The addition of the transition of Northern Irish credit unions into FSA regulation is likely to further exacerbate this spike in activity. It is vital that the complex, overlapping transitions that are taking place within the FSA and specifically its credit union team are effectively managed and the appropriate resource allocated if this period is to be successful.
British credit unions have been awaiting the passage of the Legislative Reform (Industrial & Provident Societies and Credit Unions) Order (LRO) since the initial review of credit union legislation which took place in 2007. Many credit unions are extremely keen to immediately take advantage of the new powers that the LRO makes available to them in order to expand their businesses having been unduly restricted until this point. To do this, however, requires the approval of new rulebooks by the FSA and should the appropriate resource not be available to promptly and effectively process the required applications then the sector’s growth will be restricted. We urge the FSA to ensure that this situation is not allowed to arise through the effective allocation of resource.
Our final point relates to the possibility of British-based credit unions providing services to members in Northern Ireland once the FSA take control of Northern Irish credit union supervision.
Under the post-LRO regime, credit unions will be able to extend their common bonds more easily and in ways that have been prohibited until now. At present there are certain ‘industrial-type’ credit unions serving certain industries which are approached regularly by those in the relevant industry but based in Northern Ireland. At present these people are ineligible to join British-based credit unions as British credit unions are unable to extend their membership criteria to take in those based in Northern Ireland. We would like direction, therefore, on whether British-based credit unions will be able to extend their services to those based in Northern Ireland once the transition is complete.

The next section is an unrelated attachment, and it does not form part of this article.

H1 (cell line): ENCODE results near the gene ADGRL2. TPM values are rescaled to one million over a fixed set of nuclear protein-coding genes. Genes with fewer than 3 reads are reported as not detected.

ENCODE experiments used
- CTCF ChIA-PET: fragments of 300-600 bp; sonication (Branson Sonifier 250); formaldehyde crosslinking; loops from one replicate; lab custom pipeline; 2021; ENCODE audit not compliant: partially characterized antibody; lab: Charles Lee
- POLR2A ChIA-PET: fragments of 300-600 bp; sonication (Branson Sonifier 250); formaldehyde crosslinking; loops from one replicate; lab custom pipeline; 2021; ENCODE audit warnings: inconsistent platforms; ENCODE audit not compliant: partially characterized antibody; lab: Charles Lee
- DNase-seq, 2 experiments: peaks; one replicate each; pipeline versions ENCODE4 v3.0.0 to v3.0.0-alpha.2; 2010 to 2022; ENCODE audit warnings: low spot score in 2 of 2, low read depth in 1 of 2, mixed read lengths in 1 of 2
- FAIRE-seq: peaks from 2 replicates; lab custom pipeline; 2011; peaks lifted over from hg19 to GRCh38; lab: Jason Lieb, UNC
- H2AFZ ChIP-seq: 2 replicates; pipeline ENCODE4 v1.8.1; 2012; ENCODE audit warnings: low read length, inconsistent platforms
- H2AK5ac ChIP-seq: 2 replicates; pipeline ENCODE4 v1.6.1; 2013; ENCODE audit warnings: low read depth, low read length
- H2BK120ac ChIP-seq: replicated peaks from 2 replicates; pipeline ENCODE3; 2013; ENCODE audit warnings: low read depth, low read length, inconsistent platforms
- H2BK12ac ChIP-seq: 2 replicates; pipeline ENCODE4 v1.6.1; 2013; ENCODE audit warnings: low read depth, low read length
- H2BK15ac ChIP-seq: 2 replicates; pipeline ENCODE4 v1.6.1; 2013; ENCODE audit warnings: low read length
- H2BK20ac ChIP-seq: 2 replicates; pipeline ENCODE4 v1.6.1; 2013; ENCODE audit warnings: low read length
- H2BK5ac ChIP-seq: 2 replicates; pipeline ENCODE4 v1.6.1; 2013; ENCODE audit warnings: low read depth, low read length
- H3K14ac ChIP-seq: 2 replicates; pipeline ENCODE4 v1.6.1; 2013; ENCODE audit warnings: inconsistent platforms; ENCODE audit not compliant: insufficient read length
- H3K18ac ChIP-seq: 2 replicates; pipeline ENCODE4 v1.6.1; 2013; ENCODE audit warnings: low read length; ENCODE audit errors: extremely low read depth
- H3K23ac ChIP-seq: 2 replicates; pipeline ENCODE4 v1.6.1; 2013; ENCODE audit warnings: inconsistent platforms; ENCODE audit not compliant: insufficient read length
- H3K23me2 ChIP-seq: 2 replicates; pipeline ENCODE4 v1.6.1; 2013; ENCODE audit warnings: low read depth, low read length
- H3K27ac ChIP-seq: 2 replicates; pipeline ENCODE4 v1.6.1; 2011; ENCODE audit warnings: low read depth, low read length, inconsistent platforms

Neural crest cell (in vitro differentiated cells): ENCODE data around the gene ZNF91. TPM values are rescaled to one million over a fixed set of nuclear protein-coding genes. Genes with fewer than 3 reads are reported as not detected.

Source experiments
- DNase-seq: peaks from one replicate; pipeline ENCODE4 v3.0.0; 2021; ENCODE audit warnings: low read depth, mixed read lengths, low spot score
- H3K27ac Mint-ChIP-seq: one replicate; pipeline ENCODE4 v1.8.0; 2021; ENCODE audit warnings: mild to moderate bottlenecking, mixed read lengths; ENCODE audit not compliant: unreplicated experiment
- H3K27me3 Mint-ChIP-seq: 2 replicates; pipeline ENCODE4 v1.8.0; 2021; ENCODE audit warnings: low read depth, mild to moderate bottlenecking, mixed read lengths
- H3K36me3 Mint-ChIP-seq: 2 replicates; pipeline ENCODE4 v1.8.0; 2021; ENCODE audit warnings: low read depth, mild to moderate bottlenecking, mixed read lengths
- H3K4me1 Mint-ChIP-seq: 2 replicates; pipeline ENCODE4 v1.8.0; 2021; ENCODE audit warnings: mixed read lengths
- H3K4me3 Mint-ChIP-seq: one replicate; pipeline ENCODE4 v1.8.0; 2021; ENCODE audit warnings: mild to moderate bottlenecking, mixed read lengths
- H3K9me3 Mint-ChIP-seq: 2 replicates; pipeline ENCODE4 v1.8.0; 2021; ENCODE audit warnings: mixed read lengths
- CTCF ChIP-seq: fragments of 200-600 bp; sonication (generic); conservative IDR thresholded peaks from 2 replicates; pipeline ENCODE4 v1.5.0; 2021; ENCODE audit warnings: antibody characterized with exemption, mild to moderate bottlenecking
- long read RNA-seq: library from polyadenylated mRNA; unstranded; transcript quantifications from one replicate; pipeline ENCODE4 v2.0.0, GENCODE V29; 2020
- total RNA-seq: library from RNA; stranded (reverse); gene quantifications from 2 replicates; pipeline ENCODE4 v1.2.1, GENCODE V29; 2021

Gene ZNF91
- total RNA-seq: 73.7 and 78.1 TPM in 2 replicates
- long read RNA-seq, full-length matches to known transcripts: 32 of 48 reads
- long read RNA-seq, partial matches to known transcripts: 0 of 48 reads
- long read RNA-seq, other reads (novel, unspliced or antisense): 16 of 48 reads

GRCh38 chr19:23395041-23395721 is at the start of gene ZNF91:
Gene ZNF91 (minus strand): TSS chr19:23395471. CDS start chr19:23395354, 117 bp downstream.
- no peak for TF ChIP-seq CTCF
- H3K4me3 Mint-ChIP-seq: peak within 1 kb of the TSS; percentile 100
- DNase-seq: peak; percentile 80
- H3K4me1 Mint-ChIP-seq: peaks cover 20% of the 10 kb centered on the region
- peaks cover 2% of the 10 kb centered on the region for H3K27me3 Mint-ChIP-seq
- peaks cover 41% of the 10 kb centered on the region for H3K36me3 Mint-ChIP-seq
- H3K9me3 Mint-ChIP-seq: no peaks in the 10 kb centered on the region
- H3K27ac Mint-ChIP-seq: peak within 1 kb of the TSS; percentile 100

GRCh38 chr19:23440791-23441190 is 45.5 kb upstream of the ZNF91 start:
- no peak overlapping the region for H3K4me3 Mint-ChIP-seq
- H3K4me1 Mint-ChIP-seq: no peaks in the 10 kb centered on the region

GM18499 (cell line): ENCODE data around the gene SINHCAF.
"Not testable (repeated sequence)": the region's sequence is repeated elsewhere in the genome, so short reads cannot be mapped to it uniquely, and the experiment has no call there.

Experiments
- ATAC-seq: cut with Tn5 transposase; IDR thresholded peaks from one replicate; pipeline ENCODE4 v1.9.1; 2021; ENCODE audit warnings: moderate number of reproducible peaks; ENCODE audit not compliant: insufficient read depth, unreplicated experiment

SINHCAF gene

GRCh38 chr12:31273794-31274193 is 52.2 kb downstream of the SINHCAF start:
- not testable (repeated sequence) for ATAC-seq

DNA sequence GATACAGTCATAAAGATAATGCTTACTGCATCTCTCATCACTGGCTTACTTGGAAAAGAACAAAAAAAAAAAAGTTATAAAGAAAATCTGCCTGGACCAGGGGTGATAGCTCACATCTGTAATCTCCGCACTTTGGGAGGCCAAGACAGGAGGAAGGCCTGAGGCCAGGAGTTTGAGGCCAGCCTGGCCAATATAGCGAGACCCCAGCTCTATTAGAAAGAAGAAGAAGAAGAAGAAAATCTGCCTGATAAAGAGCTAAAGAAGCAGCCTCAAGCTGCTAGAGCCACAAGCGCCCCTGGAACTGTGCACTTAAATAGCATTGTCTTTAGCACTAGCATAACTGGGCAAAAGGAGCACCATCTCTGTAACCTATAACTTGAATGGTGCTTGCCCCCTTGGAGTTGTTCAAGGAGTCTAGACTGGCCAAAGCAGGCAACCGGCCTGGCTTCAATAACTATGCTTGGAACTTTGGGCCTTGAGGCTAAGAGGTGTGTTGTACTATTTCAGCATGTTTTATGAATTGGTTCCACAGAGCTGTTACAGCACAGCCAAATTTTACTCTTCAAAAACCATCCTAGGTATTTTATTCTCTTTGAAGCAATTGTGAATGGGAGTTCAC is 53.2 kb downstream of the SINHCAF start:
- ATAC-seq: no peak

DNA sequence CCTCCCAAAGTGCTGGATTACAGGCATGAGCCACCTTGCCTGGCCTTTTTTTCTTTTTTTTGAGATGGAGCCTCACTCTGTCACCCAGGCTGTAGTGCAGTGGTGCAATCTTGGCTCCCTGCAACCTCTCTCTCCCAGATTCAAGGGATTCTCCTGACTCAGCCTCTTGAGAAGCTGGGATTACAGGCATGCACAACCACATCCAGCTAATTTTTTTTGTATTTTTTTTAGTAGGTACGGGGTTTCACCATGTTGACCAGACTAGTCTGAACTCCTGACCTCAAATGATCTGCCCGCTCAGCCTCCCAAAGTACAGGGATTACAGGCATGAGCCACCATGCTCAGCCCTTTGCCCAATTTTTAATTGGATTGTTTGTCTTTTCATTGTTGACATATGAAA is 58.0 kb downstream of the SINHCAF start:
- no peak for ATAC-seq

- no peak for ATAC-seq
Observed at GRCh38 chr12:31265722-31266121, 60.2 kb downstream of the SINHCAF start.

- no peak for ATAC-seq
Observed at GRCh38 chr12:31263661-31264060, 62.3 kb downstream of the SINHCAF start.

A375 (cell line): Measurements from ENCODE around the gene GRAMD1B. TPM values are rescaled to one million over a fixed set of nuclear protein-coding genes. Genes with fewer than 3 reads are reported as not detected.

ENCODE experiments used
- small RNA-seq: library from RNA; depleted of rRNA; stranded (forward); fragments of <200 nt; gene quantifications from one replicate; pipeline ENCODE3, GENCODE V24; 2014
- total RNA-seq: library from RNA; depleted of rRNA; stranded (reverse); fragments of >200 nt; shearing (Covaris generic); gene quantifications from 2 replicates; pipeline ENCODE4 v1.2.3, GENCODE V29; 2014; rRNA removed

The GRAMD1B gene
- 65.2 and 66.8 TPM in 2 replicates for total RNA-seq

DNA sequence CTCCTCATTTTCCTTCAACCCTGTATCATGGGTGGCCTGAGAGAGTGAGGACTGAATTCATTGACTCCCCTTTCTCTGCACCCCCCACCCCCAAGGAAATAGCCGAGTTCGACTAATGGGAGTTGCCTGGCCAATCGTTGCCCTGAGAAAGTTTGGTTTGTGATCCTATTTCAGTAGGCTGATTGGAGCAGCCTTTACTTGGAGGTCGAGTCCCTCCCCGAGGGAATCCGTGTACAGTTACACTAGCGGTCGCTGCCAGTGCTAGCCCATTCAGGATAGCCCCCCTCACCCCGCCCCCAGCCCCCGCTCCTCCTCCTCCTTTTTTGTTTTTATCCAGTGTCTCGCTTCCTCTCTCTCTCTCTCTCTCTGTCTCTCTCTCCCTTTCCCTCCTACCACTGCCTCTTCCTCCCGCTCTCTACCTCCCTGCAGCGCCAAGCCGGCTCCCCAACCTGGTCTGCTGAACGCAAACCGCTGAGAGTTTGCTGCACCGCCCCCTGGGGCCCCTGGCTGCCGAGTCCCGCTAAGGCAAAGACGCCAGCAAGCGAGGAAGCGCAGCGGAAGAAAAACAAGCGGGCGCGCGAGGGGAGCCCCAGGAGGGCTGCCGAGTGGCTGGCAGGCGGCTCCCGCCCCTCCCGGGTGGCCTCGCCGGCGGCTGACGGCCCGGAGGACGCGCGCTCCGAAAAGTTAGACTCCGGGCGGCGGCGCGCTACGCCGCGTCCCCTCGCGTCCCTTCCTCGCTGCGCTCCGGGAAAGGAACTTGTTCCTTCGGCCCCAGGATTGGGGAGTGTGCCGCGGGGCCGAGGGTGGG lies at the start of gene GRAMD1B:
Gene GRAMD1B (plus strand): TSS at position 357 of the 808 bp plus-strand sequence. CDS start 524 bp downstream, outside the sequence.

Since neither ABCUL nor its members are directly affected by the detailed provisions of these proposals we have expressed no view as to the provisions themselves, this we leave to our Irish counterparts who represent the interests of the Northern Irish credit unions.
Instead, we have outlined a series of general concerns which relate to the potential for the proposals here to indirectly impact upon the quality of credit union supervision in Britain. These are:
- The potential for divergence between the two credit union regulatory regimes in Britain and Northern Ireland despite assurances in the consultation document to the effect that a consistent regime will be pursued.
- The potential dilution of credit union supervisory resource with an approximate, additional 50% workload by credit union members.
- The complex set of parallel transitions which the transition of Northern Irish credit unions into FSA regulation will further complicate.
In response to these concerns, we would like to see the following steps taken to ensure that the experience of FSA regulation by British credit unions does not deteriorate:
- A binding provision within CREDS which requires, as far as is possible within legislative constraints, the regulatory regime for Northern Ireland and Britain to be consistent.
- The use of regulatory fees and levies charged to Northern Irish credit unions to enhance credit union supervisory resource proportionately to the increase in workload.
- The allocation of appropriate resources to manage the complex transition of British credit unions to CREDS, Northern Irish credit unions to FSA regulation and the dismantling of the FSA.
Finally, we would like the FSA to clarify the position of British credit unions – particularly, employee-based industrial credit unions – to provide their services to those residing in Northern Ireland. This is something that several of our members have expressed an interest in doing having been approached in the past by Northern Irish people wishing to access their services.